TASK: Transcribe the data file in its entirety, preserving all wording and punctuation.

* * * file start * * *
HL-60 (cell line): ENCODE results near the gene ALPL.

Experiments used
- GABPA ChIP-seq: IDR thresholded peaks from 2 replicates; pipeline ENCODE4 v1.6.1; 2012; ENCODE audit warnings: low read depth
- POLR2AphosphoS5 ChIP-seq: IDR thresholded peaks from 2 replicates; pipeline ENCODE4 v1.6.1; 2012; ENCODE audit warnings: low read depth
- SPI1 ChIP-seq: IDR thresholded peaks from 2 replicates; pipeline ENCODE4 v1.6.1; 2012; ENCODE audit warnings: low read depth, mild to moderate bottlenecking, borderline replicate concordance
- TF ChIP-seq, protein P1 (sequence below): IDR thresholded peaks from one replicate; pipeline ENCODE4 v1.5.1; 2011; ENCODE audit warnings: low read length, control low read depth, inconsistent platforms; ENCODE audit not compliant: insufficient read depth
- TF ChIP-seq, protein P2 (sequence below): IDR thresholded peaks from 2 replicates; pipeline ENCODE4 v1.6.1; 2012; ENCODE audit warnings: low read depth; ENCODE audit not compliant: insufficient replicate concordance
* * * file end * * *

HL-60 (cell line): ENCODE results near the gene ALPL.

Experiments used
- GABPA ChIP-seq: IDR thresholded peaks from 2 replicates; pipeline ENCODE4 v1.6.1; 2012; ENCODE audit warnings: low read depth
- POLR2AphosphoS5 ChIP-seq: IDR thresholded peaks from 2 replicates; pipeline ENCODE4 v1.6.1; 2012; ENCODE audit warnings: low read depth
- SPI1 ChIP-seq: IDR thresholded peaks from 2 replicates; pipeline ENCODE4 v1.6.1; 2012; ENCODE audit warnings: low read depth, mild to moderate bottlenecking, borderline replicate concordance
- TF ChIP-seq, protein P1 (sequence below): IDR thresholded peaks from one replicate; pipeline ENCODE4 v1.5.1; 2011; ENCODE audit warnings: low read length, control low read depth, inconsistent platforms; ENCODE audit not compliant: insufficient read depth
- TF ChIP-seq, protein P2 (sequence below): IDR thresholded peaks from 2 replicates; pipeline ENCODE4 v1.6.1; 2012; ENCODE audit warnings: low read depth; ENCODE audit not compliant: insufficient replicate concordance